Hunter, seeing her discomfort, asked what it was. When I told him it was a ladies underwear catalog he asked for it.

I gave it to him knowing that A) he was likely only trying to get his sister's goat (or, more likely, to get her to groan), and that B) he's rather prudish himself and would likely blanch at it and put it down in a minute.

But he didn't.

Just seconds before he had been all squirrelly over a "sexy woman" on the front of Interview Magazine, but now, he was completely entranced.

He sat there cutting with what can only be described as "dedicated frenzy".

He made a few comments about how "hot" this one or that one was. After a few of such comments, I simply asked him how he would feel if Des & I were to make those comments about men in their underwear? (I thought Des would puke she turned so green at the idea.) He got the point quickly and said little else.

Well, OK, I did have to have a few such discussions; but they were short and he did seem to absorb them as important and modified his behavior.

He was then pretty quiet -- until he made a mistake.

Suddenly he turned to Des, trying to get her to look at one of his paper ladies. She refused, saying she didn't want to look at them. "But, I accidentally tore part of the page, and now I had to cut her leg off -- does she look OK?" he asked, really worried.

I reassured him it was OK. And that he could cut her off at the waist; she'd fit better on the page that way and no one would know.

"But I like her legs!" he wailed.

So he pasted in his one-legged beauty & continued to work in silent earnest.

Until --

"Oh no! Wh-What? Why would they--?"

I turned to look at him frantically paging through the catalog until he sighed and said, "OK, good."

Feeling my question, he said, "They had started to put them in clothes."


"There's nothing wrong with a lady in clothes," I reminded him, "Just as there is nothing wrong with the human body, there is nothing wrong with the body clothed."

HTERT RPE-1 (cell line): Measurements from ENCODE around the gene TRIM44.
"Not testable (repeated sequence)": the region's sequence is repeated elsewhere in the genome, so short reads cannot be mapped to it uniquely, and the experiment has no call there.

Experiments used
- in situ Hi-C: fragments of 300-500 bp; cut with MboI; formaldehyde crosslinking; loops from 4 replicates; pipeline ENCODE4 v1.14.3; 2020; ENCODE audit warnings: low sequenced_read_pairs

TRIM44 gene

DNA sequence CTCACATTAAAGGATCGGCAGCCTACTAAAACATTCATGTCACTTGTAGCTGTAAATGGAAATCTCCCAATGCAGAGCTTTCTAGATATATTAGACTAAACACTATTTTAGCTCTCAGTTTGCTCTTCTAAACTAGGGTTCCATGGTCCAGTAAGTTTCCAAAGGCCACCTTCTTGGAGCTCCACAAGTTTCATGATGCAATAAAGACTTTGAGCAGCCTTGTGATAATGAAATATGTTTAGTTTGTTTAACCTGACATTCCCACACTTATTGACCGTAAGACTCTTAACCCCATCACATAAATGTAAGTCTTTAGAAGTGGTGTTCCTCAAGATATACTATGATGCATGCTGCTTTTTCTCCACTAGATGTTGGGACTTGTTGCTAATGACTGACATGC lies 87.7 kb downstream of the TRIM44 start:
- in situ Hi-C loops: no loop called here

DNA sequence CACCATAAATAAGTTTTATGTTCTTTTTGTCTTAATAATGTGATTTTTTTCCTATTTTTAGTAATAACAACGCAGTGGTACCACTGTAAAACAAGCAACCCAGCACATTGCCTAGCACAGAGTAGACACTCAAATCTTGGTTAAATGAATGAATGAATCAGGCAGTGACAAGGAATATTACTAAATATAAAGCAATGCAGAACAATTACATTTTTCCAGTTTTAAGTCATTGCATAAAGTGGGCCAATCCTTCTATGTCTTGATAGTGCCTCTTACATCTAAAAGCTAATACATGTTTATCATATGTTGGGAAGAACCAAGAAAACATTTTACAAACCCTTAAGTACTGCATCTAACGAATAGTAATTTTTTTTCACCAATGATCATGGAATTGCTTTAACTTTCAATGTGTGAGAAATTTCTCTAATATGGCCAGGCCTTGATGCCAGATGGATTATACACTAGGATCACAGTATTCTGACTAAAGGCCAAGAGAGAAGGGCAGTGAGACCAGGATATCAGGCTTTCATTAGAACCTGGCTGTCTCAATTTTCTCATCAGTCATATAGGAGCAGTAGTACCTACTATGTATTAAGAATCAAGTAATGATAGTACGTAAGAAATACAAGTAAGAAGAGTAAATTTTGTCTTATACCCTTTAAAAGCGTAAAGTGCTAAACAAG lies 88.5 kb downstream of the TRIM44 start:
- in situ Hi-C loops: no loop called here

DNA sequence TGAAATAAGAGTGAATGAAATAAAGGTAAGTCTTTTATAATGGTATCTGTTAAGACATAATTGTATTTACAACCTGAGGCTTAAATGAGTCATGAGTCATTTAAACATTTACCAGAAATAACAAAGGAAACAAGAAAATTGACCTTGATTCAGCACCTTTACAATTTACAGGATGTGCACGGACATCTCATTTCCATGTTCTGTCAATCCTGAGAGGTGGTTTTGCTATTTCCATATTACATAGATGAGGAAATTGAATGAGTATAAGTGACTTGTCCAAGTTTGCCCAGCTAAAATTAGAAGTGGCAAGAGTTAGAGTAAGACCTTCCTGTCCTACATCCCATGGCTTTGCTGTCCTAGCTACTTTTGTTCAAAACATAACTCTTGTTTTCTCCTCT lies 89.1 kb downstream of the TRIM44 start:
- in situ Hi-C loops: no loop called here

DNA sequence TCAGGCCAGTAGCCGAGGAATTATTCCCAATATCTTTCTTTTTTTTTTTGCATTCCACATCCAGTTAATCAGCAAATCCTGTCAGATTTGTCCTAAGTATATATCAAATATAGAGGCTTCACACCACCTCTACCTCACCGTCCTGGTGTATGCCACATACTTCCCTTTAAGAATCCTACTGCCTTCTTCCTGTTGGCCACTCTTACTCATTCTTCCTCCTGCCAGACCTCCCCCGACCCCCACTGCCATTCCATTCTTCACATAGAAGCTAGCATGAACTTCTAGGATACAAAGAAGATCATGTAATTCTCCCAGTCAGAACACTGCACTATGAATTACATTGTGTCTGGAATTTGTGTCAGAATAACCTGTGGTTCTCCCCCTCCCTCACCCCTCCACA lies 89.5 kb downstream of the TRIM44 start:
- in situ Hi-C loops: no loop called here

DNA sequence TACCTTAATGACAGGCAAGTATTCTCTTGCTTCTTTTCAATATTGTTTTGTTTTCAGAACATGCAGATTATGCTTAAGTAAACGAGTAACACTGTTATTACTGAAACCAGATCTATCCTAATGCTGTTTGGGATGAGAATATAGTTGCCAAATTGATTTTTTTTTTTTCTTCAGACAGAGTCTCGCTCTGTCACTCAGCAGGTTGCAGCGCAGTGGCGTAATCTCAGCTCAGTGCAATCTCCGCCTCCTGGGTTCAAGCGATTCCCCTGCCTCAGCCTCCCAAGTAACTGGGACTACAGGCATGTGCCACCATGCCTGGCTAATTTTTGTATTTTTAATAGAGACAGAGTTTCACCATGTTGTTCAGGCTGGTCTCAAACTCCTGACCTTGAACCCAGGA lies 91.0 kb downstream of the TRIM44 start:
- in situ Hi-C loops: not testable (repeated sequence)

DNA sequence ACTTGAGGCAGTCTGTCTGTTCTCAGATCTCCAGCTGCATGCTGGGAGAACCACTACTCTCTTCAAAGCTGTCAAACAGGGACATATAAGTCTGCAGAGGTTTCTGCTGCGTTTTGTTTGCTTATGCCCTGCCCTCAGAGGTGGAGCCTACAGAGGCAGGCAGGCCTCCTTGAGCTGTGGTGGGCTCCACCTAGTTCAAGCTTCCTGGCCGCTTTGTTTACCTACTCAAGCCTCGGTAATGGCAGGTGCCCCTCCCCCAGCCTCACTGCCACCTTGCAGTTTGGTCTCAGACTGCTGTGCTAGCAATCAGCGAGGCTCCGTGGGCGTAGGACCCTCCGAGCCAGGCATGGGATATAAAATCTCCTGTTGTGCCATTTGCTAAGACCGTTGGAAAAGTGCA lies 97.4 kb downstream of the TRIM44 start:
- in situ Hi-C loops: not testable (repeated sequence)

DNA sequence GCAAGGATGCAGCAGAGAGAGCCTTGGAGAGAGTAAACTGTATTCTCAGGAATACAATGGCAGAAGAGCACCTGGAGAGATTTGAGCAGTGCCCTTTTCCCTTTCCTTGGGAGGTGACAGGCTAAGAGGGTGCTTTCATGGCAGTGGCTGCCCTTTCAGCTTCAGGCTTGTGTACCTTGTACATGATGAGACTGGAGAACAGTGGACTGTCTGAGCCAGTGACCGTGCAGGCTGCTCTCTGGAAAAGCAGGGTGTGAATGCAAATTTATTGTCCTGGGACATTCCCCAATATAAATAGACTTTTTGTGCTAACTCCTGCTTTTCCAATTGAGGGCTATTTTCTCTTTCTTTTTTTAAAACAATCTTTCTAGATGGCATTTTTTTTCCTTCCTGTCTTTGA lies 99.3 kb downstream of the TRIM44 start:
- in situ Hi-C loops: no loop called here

"Yeah, but I like their boobs and legs," he said.

"Well, it's natural to notice them and find them pretty," I replied, knowing Des was crimson -- but listening too. "But remember, these ladies have mothers, brothers, maybe even kids; and they laugh & cry and want to do things, just like everyone else. They are not pieces of paper or toys you can just think of as parts. They are people."

"I know," he said thoughtfully. "I just like to look at them."

We each continued to work in silence for a bit. I had to admit, he was far more interested in the altered arts book project than ever before. I mean he liked it before, but usually his max time working on it was 30 minutes at a time; it was at least an hour this time, with no signs of leaving anytime soon.

"Hunter," I said, "You sure seem to like those ladies..."

"What. They are pretty."

"Yeah, but you were just all grossed-out over that other lady on the cover of that magazine," I gestured, "And now...?"

"Mom, you have to face it; I'm growing up."

"Yes, but that was only ten minutes ago," I said.

"Some of us mature faster," he said.

How true.

He returned to his cutting and pasting.

I then began to wonder if this was a problem... Should I have let him have the magazine?

But let's face it, the ladies in VS aren't nude and he can see all that and more on the beach or TV.

And I figured at least he was there, with me, having his questions answered & his enthusiasm properly channeled -- without the freak-out to send him into sexual guilt and repression.

I figure that this is far better than discovering the catalog on his own or with a peer (very likely, given how they litter most homes) and having no proper context for understanding. This time with him was a gift.